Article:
“Wall Street is the company’s worst problem,” Fox writes. “Investors have been dogging the company to make these changes so it could see some version of the kind of hulking growth Facebook and Google regularly achieve, and even newer kids on the block Instagram and Snapchat have delivered.”
Fox’s concerns have some merit, but it’s hard to look at the firm’s ongoing harassment problems and blame shareholders. Besides, if the company isn’t cut out for investors’ expectations and demands for returns, perhaps it should not have been a public company in the first place.
After all, the numbers looking forward are signs of a company that is lacking profits.
According to Zacks Investment Research, the company is expected to finish the year with a P/E ratio of -47.10. By 2018, that figure surges to -116.35. Comparatively, Zacks projects Facebook to trade at a 20.5 P/E ratio, and Alphabet (GOOGL) to trade at 22.5 in 2018.
Keith Fitz-Gerald is the chief investment strategist at Money Map Press, a Baltimore-based financial research firm. For the last three years, he hasn’t been shy about his concerns about Twitter, its valuation and its future as an organization.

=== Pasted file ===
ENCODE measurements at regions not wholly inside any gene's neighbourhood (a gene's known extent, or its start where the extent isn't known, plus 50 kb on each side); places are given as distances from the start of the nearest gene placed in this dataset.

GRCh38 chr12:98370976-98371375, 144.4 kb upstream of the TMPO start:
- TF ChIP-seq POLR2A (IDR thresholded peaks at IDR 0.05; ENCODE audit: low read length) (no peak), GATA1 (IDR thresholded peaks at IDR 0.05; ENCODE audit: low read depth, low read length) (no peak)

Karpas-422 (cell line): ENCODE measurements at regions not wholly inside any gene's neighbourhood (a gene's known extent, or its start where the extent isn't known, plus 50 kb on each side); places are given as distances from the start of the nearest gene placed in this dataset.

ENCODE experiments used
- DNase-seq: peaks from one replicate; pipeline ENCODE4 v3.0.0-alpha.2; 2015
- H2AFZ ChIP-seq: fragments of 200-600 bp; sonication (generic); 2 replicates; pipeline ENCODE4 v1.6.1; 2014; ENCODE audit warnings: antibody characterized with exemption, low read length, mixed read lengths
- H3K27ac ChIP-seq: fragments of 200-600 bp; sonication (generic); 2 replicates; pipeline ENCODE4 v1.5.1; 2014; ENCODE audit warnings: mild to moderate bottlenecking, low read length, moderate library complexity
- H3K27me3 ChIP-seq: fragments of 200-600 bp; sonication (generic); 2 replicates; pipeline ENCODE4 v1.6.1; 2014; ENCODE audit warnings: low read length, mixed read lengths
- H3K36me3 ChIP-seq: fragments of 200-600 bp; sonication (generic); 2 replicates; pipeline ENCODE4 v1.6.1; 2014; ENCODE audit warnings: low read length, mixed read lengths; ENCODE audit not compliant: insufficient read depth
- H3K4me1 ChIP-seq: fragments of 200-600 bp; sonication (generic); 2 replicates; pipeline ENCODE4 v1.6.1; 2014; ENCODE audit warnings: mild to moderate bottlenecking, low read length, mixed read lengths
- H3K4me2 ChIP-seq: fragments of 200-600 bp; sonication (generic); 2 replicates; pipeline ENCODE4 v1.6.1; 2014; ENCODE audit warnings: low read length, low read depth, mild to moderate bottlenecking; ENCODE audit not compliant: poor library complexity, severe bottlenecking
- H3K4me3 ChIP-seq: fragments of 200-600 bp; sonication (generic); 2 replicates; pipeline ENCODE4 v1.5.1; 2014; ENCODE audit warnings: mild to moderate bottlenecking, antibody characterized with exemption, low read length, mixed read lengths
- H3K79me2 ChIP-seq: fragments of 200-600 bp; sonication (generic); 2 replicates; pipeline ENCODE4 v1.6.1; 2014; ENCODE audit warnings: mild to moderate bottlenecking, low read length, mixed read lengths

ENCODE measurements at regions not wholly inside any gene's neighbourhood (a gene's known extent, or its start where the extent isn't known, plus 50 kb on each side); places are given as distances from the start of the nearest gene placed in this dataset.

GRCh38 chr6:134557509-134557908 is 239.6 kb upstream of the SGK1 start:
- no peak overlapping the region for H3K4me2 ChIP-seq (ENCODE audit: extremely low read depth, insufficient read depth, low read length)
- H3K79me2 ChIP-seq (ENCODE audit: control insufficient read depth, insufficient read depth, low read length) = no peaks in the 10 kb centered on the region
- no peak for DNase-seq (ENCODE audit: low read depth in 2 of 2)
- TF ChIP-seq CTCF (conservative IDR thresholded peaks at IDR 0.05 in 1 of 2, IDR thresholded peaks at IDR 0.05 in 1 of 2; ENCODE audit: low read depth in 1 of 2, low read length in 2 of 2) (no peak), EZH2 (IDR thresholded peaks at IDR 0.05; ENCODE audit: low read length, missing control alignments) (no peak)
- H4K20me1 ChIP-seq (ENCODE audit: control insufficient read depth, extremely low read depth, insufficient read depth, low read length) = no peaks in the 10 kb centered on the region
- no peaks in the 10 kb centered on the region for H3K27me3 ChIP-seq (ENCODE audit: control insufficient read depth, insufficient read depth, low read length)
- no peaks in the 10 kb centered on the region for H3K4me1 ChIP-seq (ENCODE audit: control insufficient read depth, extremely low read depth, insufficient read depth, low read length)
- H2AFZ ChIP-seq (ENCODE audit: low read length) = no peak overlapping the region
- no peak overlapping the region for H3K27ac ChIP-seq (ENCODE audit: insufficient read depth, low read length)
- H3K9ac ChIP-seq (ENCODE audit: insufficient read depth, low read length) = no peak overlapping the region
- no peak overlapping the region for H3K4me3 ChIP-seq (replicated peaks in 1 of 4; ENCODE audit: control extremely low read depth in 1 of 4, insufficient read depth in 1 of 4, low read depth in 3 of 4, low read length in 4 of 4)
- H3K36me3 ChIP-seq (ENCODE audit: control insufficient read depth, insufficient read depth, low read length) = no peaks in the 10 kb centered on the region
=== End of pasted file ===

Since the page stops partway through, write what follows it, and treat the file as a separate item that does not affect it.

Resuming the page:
“I think it’s wishful thinking that this company can succeed,” says Fitz-Gerald. “Twitter has gone so low for so long — the question investors should be asking themselves is ‘will Twitter survive?’ Whether the situation is more like BlackBerry remains to be seen. You hope there is some redeeming value in patents or customer growth.”
In October 2013, when investors were eager to snap up shares of Twitter after its IPO filing, Fitz-Gerald wrote with the hashtag #CountMeOut.
“The valuations being assigned to it range from $12 billion to as much as $25 billion,” he wrote at the time. “That’s asinine for a company that hasn’t shown any profit potential.”
Fitz-Gerald questions whether the company should be trading on the public markets.